India to regulate all real-money games after PM Modi overruled proposal

India to regulate all real-money games after PM Modi overruled proposal

NEW DELHI India's planned regulation of online gaming will apply to all real-money games, after the prime minister's office overruled a proposal to only regulate games of skill and leave out games of chance, according to a government document and three sources.

The research firm Redseeer believes that real-money games will be worth $7 billion by the year 2026 in India's gaming sector. Tiger Global and Sequoia Capital have supported the Indian startups Dream 11 and Mobile Premier League in recent years, popular for fantasy cricket.

A panel tasked with drafting the regulation proposed a new body that would decide whether a game involves skill or chance, and then let skill games be governed by federal rules that call for registration requirements, know-your-customer norms and a grievance redress mechanism.

Chance games - considered akin to gambling, which is mostly banned across India - were set to stay under the purview of individual state governments, which would be free to regulate them, according to a report by Reuters.

An official from the prime minister's office objected to such a differentiation, calling for expanded oversight on all types of games, according to the confidential minutes of the gathering reviewed by Reuters.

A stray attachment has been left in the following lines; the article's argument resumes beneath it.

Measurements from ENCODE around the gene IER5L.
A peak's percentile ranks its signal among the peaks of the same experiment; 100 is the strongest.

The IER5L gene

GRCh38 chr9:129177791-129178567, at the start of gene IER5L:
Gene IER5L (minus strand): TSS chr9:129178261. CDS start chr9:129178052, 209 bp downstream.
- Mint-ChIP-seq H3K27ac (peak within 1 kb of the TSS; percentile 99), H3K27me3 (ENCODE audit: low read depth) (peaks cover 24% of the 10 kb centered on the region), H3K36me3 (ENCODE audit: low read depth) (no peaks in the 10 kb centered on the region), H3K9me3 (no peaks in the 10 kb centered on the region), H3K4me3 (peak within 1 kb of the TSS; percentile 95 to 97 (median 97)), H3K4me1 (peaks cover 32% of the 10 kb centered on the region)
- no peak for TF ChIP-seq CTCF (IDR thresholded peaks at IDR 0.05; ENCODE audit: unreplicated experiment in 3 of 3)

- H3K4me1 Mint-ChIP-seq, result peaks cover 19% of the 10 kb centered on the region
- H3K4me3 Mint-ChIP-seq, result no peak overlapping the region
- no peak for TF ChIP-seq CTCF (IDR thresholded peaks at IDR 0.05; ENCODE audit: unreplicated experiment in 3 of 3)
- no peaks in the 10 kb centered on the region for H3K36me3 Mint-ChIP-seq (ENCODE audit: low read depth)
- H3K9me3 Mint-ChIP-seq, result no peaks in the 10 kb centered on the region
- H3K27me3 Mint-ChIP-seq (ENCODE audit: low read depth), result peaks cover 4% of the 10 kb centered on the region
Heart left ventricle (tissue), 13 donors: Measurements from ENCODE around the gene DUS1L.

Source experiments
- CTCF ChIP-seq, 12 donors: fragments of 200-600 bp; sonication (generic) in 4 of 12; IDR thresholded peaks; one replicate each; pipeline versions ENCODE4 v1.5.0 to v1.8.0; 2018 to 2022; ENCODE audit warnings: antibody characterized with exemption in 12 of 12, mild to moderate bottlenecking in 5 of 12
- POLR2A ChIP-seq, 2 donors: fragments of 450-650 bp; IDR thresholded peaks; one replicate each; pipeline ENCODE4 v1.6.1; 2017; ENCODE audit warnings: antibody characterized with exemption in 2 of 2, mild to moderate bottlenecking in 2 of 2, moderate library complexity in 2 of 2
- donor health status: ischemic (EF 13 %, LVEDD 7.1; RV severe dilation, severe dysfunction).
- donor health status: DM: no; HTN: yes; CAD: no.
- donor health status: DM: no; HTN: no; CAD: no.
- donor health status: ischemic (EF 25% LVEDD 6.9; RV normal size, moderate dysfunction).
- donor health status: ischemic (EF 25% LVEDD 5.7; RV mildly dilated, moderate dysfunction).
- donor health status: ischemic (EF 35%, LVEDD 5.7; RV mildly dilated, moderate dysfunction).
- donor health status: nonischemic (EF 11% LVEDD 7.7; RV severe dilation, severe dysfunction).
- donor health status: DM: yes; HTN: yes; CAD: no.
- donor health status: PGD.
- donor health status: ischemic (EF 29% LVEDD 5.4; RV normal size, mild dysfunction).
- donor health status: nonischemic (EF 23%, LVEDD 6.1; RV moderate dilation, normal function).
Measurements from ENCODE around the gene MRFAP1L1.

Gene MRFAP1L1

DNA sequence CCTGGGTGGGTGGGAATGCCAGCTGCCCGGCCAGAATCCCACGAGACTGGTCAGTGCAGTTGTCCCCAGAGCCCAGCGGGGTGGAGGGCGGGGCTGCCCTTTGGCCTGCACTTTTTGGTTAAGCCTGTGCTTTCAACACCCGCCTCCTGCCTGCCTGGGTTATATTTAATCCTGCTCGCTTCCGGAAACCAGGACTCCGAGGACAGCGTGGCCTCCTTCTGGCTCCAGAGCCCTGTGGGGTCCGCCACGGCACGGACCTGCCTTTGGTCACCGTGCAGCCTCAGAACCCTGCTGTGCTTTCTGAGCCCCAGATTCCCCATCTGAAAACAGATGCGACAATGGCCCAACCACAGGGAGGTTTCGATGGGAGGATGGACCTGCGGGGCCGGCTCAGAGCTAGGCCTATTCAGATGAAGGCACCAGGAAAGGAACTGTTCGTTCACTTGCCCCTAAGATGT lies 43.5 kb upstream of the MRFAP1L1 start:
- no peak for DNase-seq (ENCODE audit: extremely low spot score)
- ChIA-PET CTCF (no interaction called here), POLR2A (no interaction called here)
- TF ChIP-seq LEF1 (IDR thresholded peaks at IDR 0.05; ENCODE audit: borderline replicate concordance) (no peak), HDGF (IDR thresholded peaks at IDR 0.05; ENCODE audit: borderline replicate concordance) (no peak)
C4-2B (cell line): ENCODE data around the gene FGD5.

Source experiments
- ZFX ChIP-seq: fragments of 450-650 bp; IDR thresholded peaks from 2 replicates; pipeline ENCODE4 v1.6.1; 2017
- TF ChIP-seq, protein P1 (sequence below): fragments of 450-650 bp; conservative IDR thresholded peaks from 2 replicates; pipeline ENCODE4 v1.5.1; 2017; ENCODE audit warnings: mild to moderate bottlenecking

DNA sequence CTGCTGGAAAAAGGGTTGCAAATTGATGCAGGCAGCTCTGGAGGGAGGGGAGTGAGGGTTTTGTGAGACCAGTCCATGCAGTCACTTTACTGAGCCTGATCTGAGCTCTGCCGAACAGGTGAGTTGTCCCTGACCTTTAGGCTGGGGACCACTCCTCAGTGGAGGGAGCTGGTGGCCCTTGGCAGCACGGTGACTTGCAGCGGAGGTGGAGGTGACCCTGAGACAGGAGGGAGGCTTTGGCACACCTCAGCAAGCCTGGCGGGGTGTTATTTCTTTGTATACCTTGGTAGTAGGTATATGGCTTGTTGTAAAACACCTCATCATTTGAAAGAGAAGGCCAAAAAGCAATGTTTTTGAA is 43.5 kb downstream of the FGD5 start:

The minutes quoted the official as saying that online gaming may be considered an activity service with no distinction and that it wasn't easy to differentiate games as skill or chance due to lack of legal clarity and contrasting court decisions. In India, Defining games has been contentious. India's Supreme Court says card game rummy and certain fantasy games are skill-based and legal, for example, while different state courts hold different views on games such as poker.

Modi's office and IT ministry, which is drafting the rules, did not respond to a request for comment.

Three government officials in New Delhi told Reuters the rules will give the federal administration broader oversight on all types of games, while state governments are empowered to impose outright bans on gambling or games of chance.

The new regulations were drafted amid growing concerns that the proliferation of such games, particularly among young people, had led to addiction and financial losses, with some reported cases of suicide.

One of the government sources said that Modi's administration is concerned about potential addiction of such platforms.

The government panel's August report recommended new rules should include so-called de-addiction measures such as periodic warnings and advisories and fix deposit and withdrawal limits.